Down with the Ship

I’ve worked in a company where the employees were described as quitting like rats fleeing a sinking ship.

I’ve worked in a company where the employees were described as quitting like rats fleeing a sinking ship. It’s depressing. You have this overwhelming feeling that you’re the dumb rat still there despite the writing on the wall. And you wonder, will I be laid off? Will I be fired? Will I get more and more and more work to do as the people I’ve worked with abandon our efforts for greener pastures? All the cliches. It’s hard to get up every morning and go to work. Yet, it’s hard to go to sleep at night without checking Indeed and LinkedIn for opportunities that could make you feel more fulfilled.

And there’s a culture of blame. It’s HIS fault we’re falling apart. It’s HER plan that has us failing. And there’s no more “US” anymore. It’s every man for himself. 

I never want to work at that kind of company again. But it doesn’t mean that we won’t have hard times, that it won’t be difficult.

So what creates the culture where we band together and dig deep and figure out how to make it work despite the turbulent waters around us? There are three keys to making difficult times better (and they don’t just come from the top):

  1. “What Can I Do” Thinking. 

    Every employee needs to start each day with, “What can I do to make it better?” instead of, “What’s happening? I haven’t a clue” or, “Decisions are being made that I can’t influence and so I am just along for the ride.” This means that everyone needs to understand their worth, responsibilities and abilities. It means we each have to think about what I HAVE to do in this role and what I have the opportunity to do in this situation. They say that change and opportunity are eternally linked. Every time I’ve been in a place where things are difficult, I’ve found ways to make out-of-the-box suggestions, implement new ideas, and ultimately earn promotions to build my own career; at the same time, I’m building a better product, team, or company.

    You can spend alot of time and energy describing the situation and dwelling on the size of the iceberg you just hit or you can start loading lifeboats and figuring out how to save what you have left. Try to avoid talking about the sadness in the past and talk about how to build a new future.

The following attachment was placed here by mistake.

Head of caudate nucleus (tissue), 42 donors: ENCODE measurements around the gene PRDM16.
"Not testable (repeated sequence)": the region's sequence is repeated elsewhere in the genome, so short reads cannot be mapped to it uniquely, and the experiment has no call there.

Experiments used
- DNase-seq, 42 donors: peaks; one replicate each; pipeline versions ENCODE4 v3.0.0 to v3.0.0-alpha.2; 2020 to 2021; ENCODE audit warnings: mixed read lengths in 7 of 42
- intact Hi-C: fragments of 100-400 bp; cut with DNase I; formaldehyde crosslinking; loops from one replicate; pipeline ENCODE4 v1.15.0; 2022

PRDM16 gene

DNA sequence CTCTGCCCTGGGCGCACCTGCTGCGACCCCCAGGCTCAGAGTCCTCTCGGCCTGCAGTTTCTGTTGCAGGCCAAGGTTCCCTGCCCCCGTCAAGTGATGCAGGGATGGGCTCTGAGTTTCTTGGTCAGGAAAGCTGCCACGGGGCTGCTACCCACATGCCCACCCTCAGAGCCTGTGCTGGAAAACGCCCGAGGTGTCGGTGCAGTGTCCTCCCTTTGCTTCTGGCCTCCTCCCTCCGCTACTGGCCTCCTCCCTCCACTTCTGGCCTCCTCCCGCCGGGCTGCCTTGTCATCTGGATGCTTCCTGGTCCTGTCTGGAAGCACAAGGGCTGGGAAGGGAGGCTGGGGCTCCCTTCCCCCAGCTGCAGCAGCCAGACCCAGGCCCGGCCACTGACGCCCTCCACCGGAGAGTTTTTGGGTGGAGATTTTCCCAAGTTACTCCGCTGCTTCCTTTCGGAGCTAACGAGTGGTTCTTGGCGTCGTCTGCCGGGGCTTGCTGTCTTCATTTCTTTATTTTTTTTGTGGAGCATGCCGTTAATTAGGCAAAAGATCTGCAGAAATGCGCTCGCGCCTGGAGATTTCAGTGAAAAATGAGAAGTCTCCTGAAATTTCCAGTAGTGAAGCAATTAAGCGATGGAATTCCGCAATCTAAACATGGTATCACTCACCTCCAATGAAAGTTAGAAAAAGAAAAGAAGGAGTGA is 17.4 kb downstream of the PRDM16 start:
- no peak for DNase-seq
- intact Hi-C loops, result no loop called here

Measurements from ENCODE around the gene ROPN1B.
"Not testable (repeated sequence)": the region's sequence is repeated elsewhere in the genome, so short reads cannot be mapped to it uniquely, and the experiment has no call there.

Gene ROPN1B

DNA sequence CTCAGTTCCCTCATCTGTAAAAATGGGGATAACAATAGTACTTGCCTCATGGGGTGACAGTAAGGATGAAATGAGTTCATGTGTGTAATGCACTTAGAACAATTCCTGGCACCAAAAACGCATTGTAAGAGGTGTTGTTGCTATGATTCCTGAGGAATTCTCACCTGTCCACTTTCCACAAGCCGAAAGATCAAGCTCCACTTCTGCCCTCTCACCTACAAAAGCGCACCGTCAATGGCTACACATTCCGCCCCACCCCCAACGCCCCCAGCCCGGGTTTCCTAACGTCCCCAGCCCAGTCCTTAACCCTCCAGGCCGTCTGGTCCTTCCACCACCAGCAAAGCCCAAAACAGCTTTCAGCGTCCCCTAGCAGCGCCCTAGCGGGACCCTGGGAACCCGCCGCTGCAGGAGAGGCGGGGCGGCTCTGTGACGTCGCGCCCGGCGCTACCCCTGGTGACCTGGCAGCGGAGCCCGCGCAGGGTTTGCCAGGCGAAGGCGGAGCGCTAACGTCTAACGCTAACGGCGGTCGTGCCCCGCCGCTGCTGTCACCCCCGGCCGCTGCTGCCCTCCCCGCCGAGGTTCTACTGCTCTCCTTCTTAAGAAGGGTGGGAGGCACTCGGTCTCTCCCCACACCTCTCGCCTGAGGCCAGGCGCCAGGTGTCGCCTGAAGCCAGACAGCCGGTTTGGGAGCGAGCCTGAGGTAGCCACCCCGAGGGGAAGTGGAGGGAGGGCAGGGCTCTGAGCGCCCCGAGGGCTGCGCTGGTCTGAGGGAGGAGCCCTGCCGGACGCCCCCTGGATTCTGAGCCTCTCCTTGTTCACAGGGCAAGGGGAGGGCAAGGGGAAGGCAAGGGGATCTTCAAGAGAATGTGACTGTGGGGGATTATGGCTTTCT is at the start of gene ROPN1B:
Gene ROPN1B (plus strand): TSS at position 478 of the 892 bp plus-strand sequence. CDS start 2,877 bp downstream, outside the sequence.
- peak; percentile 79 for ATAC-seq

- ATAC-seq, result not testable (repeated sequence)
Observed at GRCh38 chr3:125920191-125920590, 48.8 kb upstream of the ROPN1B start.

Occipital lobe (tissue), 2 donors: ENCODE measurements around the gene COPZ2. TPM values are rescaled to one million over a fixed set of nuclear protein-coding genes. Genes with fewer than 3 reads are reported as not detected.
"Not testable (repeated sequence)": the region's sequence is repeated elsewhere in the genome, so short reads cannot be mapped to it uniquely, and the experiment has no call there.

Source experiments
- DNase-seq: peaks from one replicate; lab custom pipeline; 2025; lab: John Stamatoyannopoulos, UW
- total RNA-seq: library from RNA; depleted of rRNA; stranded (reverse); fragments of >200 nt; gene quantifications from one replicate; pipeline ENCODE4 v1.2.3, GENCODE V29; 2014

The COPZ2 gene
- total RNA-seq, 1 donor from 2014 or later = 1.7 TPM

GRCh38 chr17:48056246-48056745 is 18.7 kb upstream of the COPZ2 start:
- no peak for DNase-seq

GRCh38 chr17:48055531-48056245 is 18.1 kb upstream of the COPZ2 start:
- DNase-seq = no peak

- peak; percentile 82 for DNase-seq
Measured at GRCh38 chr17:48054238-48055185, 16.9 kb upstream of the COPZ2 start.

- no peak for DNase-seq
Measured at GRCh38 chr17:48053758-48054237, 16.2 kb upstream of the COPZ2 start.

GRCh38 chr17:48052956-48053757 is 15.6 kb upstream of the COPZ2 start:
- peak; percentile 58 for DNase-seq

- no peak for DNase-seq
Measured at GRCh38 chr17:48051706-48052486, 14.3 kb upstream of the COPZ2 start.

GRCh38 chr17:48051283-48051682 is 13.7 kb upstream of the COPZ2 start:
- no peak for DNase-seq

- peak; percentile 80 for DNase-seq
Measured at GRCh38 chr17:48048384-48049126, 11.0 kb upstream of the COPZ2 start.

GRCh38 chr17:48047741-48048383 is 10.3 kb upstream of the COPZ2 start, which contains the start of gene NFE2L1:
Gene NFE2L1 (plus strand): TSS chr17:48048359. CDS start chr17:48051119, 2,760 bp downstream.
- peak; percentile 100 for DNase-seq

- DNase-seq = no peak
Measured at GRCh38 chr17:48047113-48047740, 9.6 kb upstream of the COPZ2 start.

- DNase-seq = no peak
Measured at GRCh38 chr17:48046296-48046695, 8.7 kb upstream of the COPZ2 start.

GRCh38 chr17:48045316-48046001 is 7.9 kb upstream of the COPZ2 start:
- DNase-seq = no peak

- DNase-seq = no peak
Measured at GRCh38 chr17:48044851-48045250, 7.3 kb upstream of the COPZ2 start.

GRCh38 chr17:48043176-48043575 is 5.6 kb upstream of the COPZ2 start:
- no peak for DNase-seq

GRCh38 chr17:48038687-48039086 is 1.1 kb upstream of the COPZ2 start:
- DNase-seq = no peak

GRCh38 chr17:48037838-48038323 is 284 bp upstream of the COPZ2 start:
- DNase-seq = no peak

2. Ideas Come From Anyone Activities. 

    As a leader, we often think that we’re responsible for the ideation that will lead to the best outcome. We think we have to be brilliant all of the time. I’ve found that when the situation gets volatile and unpredictable, it’s best to gather the troops, define the problem and start brainstorming about what’s possible. Judge the idea that comes from the receptionist the same as the idea that comes from the CEO. Don’t worry about where it originates; just worry about whether it’s a good idea or not. 

    Like MacGyver, we must look at what we have and build from there. Or think, “If only I had a holocaust cloak!” Because you never know what asset someone might have that they didn’t realize was useful.

  3. You Can’t Shrink to Greatness. 

    When things go bad, you have to be willing to plan activities that require more work or more resources and put time and money into new things. We have this urge to circle the wagons and conserve resources, but you can’t shrink to greatness anymore that you can build a wall without supplies. Deciding where and how to put your efforts starts with who your customers are and your mission. Every company has this – nonprofits have customers and for-profit businesses have a mission. Figuring out yours is the key to understanding how to build and rebuild. I think about Netflix, which changed directions to move into streaming and nearly blinked out of existence. But Reid Hastings saw declining revenue and decided to leap out into the future.

We’ve all sailed in uncharted waters for the past few years. We held on and now we can build our future together.

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